Response base: 400 senior business executives
Source: Economist Impact Survey 2022
Figure 1

Where things stand

A whopping 70% of Australian respondents do not consider a digital-first business model to be a business-critical strategic priority, compared with the average of 62% of overall respondents. Similarly, short- to medium-term future planning (two to five years) is not a high priority for 31% of Australian respondents, compared with 24% overall. This finding could highlight businesses’ focus on building resilience against the impact of long-term business cycles, and a willingness to forego quick wins. 

On the implementation side, 10% of Australian business leaders have failed to link implementation of advanced technologies to their business goals, compared with 6% of overall respondents. Respondents also reported a lower rate of operational alignment between business lines and functions compared with other countries. 

To be truly future-ready, Australia’s leaders must work to break down silos, digitize processes and streamline workflows. They need to ensure that process, technology and data decisions are made with growth, profit or cost metrics in mind. The cross-functional execution of business change needs to be done with a digital-first mindset to approaching business processes and workflows. Transformation must take place in the core of the business in order to drive sustainable results.

Plan of action
  • Align your leadership team on digital vs. non-digital business model options for your organization and reassess applicability. With digital becoming a pervasive channel for delivering products, services and employee experiences—combined with new entrants and blurring industry lines—organizations need to have clear answers to the digital business model question, before it is too late.

  • Evaluate high-level business cases for medium-term opportunities for front-stage experience and backstage process digitization. For example, a high-quality customer experience is supported by not just customer-facing touchpoints but also by simple, effective processes that support these touchpoints.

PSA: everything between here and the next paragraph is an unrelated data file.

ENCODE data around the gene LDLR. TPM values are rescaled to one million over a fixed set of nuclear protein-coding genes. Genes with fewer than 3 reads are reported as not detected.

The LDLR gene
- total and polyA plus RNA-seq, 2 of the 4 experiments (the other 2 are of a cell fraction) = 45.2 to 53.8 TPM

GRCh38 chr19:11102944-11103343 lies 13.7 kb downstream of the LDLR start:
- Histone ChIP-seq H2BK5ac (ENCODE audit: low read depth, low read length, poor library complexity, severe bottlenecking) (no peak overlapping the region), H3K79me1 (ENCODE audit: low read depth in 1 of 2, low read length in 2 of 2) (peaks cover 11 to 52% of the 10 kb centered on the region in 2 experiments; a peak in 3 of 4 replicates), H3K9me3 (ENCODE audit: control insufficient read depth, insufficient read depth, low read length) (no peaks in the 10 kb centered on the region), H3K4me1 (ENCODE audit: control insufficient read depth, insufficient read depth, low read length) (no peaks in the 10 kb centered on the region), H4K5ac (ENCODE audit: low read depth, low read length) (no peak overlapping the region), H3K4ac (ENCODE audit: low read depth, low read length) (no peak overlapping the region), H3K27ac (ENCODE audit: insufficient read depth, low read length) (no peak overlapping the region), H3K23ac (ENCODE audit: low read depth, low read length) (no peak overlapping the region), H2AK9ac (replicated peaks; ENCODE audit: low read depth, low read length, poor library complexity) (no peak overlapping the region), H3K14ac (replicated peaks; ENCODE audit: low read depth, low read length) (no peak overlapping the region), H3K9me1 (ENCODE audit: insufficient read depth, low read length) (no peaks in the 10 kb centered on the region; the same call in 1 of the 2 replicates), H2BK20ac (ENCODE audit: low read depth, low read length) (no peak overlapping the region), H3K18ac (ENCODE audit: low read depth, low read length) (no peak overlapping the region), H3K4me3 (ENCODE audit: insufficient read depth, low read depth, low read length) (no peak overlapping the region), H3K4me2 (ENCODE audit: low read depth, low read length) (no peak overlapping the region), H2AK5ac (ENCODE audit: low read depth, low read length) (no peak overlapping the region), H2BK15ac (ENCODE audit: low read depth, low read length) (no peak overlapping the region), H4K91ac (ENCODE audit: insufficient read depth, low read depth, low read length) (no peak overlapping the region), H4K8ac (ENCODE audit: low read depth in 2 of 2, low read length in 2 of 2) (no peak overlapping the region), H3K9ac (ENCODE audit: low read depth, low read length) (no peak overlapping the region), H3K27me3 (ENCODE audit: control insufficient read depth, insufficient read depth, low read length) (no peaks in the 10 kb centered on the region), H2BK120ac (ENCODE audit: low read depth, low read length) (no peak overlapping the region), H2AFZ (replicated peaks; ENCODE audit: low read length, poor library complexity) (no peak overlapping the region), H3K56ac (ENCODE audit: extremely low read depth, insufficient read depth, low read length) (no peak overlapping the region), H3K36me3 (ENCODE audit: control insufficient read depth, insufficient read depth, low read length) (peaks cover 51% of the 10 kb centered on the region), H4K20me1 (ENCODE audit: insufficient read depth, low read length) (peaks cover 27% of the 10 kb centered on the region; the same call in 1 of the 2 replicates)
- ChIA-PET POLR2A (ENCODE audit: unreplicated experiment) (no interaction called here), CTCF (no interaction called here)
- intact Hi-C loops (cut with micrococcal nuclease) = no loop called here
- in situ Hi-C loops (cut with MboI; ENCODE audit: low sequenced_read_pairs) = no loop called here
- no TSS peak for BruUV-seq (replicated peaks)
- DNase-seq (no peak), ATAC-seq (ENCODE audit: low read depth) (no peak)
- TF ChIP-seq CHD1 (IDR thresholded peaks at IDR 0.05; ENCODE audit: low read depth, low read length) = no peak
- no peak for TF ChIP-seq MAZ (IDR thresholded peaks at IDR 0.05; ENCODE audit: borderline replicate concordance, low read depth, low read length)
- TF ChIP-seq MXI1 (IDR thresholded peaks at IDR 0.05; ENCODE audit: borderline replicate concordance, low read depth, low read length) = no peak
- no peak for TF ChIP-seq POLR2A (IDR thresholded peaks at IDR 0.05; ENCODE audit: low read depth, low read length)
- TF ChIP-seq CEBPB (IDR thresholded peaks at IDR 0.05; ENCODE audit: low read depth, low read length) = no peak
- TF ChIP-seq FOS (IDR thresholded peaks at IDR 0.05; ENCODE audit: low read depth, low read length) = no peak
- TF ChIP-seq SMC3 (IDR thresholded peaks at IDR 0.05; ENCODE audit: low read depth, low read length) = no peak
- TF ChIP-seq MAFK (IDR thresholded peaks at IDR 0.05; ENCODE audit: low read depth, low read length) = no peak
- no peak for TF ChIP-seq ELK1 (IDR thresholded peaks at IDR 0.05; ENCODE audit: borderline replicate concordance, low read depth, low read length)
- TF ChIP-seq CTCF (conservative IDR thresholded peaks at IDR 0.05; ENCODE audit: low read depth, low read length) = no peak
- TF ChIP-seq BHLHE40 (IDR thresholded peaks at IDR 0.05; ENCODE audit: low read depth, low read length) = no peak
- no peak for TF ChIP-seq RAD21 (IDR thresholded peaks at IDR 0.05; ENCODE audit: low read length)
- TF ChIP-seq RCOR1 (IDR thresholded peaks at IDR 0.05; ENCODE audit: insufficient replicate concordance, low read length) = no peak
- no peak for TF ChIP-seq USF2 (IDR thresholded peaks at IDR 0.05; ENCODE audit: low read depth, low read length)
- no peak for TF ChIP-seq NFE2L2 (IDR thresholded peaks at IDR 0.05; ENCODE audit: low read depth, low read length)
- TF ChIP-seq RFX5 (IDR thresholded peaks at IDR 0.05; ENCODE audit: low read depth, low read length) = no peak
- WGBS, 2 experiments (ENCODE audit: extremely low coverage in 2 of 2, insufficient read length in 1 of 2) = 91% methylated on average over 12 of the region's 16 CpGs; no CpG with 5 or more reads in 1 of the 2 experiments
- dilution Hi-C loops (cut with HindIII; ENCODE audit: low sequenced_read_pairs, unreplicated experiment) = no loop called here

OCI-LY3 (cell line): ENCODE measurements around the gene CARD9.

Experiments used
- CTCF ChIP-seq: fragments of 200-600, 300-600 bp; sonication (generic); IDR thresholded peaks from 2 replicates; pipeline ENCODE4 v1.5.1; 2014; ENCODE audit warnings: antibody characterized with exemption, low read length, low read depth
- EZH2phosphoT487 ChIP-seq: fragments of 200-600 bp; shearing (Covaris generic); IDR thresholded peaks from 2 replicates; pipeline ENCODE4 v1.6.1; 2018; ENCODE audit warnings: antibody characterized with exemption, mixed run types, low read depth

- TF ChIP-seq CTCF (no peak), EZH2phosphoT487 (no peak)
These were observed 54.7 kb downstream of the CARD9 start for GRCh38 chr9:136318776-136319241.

An example is enabling customers to accept package delivery remotely by digitizing the entire package delivery process, including tracking parcels while still on the truck. Companies that invest in customer-facing touchpoints, but fail to modernize their core, will miss opportunities.

  • Review your technology strategy to consider the use of advanced technology and align it to business goals. Start by bridging cultural gaps between tech and business teams and deploying technologies such as low-code/no-code tools that allow non-IT employees to work with high-end technologies and thus deepen IT capabilities.

  • Review portfolio management to identify opportunities to improve quality and speed the pace of execution. Continuously monitor employee satisfaction and engagement and foster an enabling business culture.
Case in point

We are helping a leading Australian financial services organization better align its technology portfolio to business objectives and measure the execution of these endeavors. Doing so will enable the company to make prioritization calls based on business value, which is essential in a resource-constrained environment.

Address the process–productivity paradox

Australian businesses need to balance their pursuit of productivity and automation improvements with an imperative to fill talent gaps. As many as 30% of respondents list workforce issues among their top challenges when implementing new processes, products, services, and technologies (see Figure 2).

Top implementation challenges are workforce-related

Which of the following were the most significant challenges for your business department when implementing new processes, products, services, and technologies in the past year? Select up to five. (Percent of respondents saying significant challenge)

Response base: 400 senior business executives
Source: Economist Impact Survey 2022
Figure 2

Where things stand